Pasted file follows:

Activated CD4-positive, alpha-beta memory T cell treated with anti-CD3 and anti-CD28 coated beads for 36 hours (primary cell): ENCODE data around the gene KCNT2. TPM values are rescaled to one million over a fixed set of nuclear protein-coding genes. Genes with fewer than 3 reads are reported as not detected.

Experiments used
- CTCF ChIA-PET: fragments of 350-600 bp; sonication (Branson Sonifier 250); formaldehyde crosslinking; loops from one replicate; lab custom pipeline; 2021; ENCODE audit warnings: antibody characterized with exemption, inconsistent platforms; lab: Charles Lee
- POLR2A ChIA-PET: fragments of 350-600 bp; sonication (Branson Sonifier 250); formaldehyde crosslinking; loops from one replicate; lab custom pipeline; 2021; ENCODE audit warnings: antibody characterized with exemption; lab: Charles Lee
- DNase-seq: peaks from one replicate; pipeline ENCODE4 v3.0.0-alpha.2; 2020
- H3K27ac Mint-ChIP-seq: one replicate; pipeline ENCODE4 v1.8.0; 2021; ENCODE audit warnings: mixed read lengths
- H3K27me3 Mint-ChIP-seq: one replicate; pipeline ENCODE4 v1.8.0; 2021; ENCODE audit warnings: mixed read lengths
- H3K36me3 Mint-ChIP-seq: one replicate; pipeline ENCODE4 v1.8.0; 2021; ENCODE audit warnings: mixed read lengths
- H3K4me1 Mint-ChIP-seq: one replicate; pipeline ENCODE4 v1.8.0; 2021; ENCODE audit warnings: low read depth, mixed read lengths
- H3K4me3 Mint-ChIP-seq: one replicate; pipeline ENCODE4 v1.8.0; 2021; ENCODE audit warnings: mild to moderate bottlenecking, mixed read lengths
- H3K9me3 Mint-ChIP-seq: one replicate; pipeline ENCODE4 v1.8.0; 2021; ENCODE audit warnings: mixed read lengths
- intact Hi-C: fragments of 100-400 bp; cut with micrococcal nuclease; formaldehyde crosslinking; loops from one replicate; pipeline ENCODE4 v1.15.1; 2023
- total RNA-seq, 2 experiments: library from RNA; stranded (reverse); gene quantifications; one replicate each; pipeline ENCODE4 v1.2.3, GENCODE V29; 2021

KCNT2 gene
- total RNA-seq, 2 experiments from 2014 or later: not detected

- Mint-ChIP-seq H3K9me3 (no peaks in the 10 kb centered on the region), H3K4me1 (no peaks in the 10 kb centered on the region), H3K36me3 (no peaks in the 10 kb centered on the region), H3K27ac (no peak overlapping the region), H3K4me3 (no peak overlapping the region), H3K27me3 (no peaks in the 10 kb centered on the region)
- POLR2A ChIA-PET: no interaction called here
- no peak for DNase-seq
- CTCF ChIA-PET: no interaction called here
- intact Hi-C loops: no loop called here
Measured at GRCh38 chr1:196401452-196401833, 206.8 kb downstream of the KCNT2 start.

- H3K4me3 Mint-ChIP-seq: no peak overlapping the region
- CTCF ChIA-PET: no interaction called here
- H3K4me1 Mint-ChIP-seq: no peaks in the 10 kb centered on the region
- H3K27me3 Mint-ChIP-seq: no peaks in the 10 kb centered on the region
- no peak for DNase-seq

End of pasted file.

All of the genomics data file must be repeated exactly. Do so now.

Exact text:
Activated CD4-positive, alpha-beta memory T cell treated with anti-CD3 and anti-CD28 coated beads for 36 hours (primary cell): ENCODE data around the gene KCNT2. TPM values are rescaled to one million over a fixed set of nuclear protein-coding genes. Genes with fewer than 3 reads are reported as not detected.

Experiments used
- CTCF ChIA-PET: fragments of 350-600 bp; sonication (Branson Sonifier 250); formaldehyde crosslinking; loops from one replicate; lab custom pipeline; 2021; ENCODE audit warnings: antibody characterized with exemption, inconsistent platforms; lab: Charles Lee
- POLR2A ChIA-PET: fragments of 350-600 bp; sonication (Branson Sonifier 250); formaldehyde crosslinking; loops from one replicate; lab custom pipeline; 2021; ENCODE audit warnings: antibody characterized with exemption; lab: Charles Lee
- DNase-seq: peaks from one replicate; pipeline ENCODE4 v3.0.0-alpha.2; 2020
- H3K27ac Mint-ChIP-seq: one replicate; pipeline ENCODE4 v1.8.0; 2021; ENCODE audit warnings: mixed read lengths
- H3K27me3 Mint-ChIP-seq: one replicate; pipeline ENCODE4 v1.8.0; 2021; ENCODE audit warnings: mixed read lengths
- H3K36me3 Mint-ChIP-seq: one replicate; pipeline ENCODE4 v1.8.0; 2021; ENCODE audit warnings: mixed read lengths
- H3K4me1 Mint-ChIP-seq: one replicate; pipeline ENCODE4 v1.8.0; 2021; ENCODE audit warnings: low read depth, mixed read lengths
- H3K4me3 Mint-ChIP-seq: one replicate; pipeline ENCODE4 v1.8.0; 2021; ENCODE audit warnings: mild to moderate bottlenecking, mixed read lengths
- H3K9me3 Mint-ChIP-seq: one replicate; pipeline ENCODE4 v1.8.0; 2021; ENCODE audit warnings: mixed read lengths
- intact Hi-C: fragments of 100-400 bp; cut with micrococcal nuclease; formaldehyde crosslinking; loops from one replicate; pipeline ENCODE4 v1.15.1; 2023
- total RNA-seq, 2 experiments: library from RNA; stranded (reverse); gene quantifications; one replicate each; pipeline ENCODE4 v1.2.3, GENCODE V29; 2021

KCNT2 gene
- total RNA-seq, 2 experiments from 2014 or later: not detected

- Mint-ChIP-seq H3K9me3 (no peaks in the 10 kb centered on the region), H3K4me1 (no peaks in the 10 kb centered on the region), H3K36me3 (no peaks in the 10 kb centered on the region), H3K27ac (no peak overlapping the region), H3K4me3 (no peak overlapping the region), H3K27me3 (no peaks in the 10 kb centered on the region)
- POLR2A ChIA-PET: no interaction called here
- no peak for DNase-seq
- CTCF ChIA-PET: no interaction called here
- intact Hi-C loops: no loop called here
Measured at GRCh38 chr1:196401452-196401833, 206.8 kb downstream of the KCNT2 start.

- H3K4me3 Mint-ChIP-seq: no peak overlapping the region
- CTCF ChIA-PET: no interaction called here
- H3K4me1 Mint-ChIP-seq: no peaks in the 10 kb centered on the region
- H3K27me3 Mint-ChIP-seq: no peaks in the 10 kb centered on the region
- no peak for DNase-seq